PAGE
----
Thank you,

Doug

RichEde
01-30-2013, 02:13 PM
Personally, I would follow the academic model and add one more vital change to the list, which would not only increase athletic participation but right some social injustice:

- Athletes can compete in individual sports (e.g., tennis, swimming and track) without any high school affiliation. Presently, any student can compete in the Scripps Howard Spelling Bee, the AMC10/12, the Computing Olympiad, and most academic contests. This would address the discrimination faced by athletes with disabilities and homeschoolers.



That option currently exists in individual sports in CIF.

rnrdad
02-01-2013, 11:16 AM
There are some very good club coaches and some very good School coaches. The same for club and school teams. Heck some are one and the same. The two can co-exist and be of great benefit to the student who is also a dedicated and\or gifted athlete. It does not have to be, and SHOULD not be a one or the other world.

A strong academic background is essential. We all know about great and gifted athletes that excelled in sports but did not get the academic attention (or were allowed to skate by) and after high school, even if initially accepted at name colleges\universities, faded from sight. This is the worst sin of all and any coach or school (club or CIF), that allowed this to happen should be publicly shamed. This is not about how it used to be, but how it still is and we all know it.

The Department of Education announcment regarding disabled athletes is the next step in actually meaning this is a country of opportunity for everyone willing to try. If you can't buy into this, then maybe you need to go back to no women, including your mother, wife, daughter, no different religions, races, people over 40, or anyone else not like me allowed to live\work\learn here.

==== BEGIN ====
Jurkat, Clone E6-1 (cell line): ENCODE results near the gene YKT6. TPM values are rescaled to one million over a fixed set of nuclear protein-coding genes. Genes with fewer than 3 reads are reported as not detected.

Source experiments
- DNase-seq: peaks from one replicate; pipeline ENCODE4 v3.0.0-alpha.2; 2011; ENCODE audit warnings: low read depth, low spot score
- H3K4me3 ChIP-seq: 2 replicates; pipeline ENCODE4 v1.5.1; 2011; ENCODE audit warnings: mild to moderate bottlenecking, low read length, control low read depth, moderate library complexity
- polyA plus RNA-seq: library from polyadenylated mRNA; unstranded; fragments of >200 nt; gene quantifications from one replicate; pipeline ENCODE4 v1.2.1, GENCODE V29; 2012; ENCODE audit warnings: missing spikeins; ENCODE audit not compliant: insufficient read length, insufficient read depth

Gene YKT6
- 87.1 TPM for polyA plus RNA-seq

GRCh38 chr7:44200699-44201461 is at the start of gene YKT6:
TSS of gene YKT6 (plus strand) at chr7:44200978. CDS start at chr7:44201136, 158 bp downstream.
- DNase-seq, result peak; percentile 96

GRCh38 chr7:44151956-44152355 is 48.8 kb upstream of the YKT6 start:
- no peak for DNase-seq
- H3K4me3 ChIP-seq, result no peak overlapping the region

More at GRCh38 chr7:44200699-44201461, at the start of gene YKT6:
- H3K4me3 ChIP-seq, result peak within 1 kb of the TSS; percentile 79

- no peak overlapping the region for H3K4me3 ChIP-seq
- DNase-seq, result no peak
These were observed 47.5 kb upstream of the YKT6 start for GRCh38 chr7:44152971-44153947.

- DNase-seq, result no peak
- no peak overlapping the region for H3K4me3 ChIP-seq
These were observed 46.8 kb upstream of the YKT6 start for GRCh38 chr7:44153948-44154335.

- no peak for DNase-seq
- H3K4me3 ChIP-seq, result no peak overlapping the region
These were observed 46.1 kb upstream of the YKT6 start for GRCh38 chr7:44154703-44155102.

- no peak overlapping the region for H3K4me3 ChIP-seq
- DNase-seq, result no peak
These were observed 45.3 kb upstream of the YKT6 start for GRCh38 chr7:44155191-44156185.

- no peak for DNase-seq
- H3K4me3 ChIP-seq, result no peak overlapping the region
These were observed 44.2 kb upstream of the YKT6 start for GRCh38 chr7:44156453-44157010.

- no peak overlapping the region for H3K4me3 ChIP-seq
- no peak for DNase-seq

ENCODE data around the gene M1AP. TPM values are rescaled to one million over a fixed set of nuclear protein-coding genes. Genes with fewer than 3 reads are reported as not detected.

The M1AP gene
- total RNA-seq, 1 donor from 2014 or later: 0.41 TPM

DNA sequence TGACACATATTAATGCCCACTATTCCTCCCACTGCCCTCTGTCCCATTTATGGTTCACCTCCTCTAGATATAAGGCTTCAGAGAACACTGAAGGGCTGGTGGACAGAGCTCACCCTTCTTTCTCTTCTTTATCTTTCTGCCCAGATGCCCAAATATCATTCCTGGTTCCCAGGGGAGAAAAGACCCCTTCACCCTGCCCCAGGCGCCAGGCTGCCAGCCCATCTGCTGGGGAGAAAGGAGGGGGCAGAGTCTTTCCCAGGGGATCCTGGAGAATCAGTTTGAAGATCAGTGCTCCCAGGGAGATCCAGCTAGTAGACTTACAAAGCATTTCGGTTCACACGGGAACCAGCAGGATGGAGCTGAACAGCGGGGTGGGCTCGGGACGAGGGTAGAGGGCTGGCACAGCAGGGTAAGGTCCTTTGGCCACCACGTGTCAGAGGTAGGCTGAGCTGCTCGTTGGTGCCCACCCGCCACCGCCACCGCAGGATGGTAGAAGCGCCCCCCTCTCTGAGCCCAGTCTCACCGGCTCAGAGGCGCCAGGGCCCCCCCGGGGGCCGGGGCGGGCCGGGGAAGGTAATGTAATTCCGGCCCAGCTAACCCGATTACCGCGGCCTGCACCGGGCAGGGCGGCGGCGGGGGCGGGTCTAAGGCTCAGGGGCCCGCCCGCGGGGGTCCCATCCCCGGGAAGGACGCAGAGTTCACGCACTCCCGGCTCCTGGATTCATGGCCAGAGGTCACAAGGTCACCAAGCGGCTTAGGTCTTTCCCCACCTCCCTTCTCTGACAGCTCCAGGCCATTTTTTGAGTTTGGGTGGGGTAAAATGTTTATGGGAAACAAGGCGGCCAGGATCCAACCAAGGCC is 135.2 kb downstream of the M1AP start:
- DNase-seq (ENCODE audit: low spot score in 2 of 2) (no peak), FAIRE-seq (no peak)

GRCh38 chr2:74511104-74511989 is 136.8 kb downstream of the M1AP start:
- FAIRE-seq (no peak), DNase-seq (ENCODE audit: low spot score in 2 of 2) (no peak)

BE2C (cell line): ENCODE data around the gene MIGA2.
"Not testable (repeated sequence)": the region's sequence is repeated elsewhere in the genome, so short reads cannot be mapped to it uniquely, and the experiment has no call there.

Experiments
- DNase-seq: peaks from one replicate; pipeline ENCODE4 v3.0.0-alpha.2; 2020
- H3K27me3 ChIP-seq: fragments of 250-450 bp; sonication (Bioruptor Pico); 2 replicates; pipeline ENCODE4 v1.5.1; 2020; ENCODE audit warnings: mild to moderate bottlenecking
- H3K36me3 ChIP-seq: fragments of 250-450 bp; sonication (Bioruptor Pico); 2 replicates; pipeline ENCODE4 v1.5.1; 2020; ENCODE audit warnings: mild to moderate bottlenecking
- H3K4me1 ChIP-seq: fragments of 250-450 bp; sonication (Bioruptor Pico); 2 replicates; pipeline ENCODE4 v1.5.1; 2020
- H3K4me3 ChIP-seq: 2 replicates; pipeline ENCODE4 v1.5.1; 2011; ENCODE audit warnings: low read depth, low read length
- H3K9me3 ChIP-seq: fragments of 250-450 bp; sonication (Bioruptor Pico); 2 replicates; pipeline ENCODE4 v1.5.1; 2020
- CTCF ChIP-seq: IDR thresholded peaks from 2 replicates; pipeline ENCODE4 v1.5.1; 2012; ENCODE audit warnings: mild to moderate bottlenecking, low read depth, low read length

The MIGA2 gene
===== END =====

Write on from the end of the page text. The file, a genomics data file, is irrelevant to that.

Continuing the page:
How many of us saw the kid with two prosthetic legs run the MT SAC Youth meet and turned to our kids and said "Wow, isn't he inspirational and brave?" I have heard some awesome coaches at LA84 clinics talk about how they have disabled kids on their teams and how it benefits everyone.

Yes CIF allows indiividuals to compete in club\NIKE\Footlocker\etc meets as individuals during CIF season. Yes CIF does require academic standards to compete in CIF sports. Yes, undue influence\recruiting is illegal and should not happen, but maybe that needs to be looked at a little bit.

Maybe any school or coach that does not insure that all athletes get a strong academic background, and help when needed, should not be in CIF. Maybe that might reduce some undue influence\recruiting. On the other hand, schools and coaches that produce both good athletes and strong academics might be the schools kids and parents want to go to. Hey, maybe the clubs will start steering the kids to them!!!

I think most parents, like most coaches, really do want their kids to do well in life, not just high school.

Hal Harkness
02-03-2013, 12:12 PM
It seems the Department of Education might be at odds with the Supreme Court if it has declared participated in high school sports a right and not a privilege. In the landmark Steffes decision of the mid-90's, the U.S. Supreme Court ruled against Steffes and firmly declared that participation was not a right, but a privilege and subject to rules set up by governing bodies.

Hal Harkness
02-03-2013, 12:41 PM
Here is the link to the U.S. District Court of Appeals written decision (later upheld by the U.S. Supreme Court) affirming participation in high school sports a privilege, not a right. Sorry, the original decision was 1986, not mid-90's.

Hal Harkness
02-03-2013, 12:42 PM
http://www.lawlink.com/research/CaseLevel3/62766 (Would help to include the link.

Hal Harkness
02-03-2013, 12:53 PM
To the contrary, it did reach the U.S. Supreme Court and they refused to hear it, sustaining the decision of the lower court. The upshot of the ruling was to affirm that State Associations had the authority to enact rules to govern high school athletics and as long as due process was followed, the court refused to get involved in the nature of the rules. I have not heard of any legal decision since 1986 that is contrary to this principle. Youngsters with disabilities fall under the ADA and high schools have always been encouraged to try to accommodate as many students with disabilities as possible.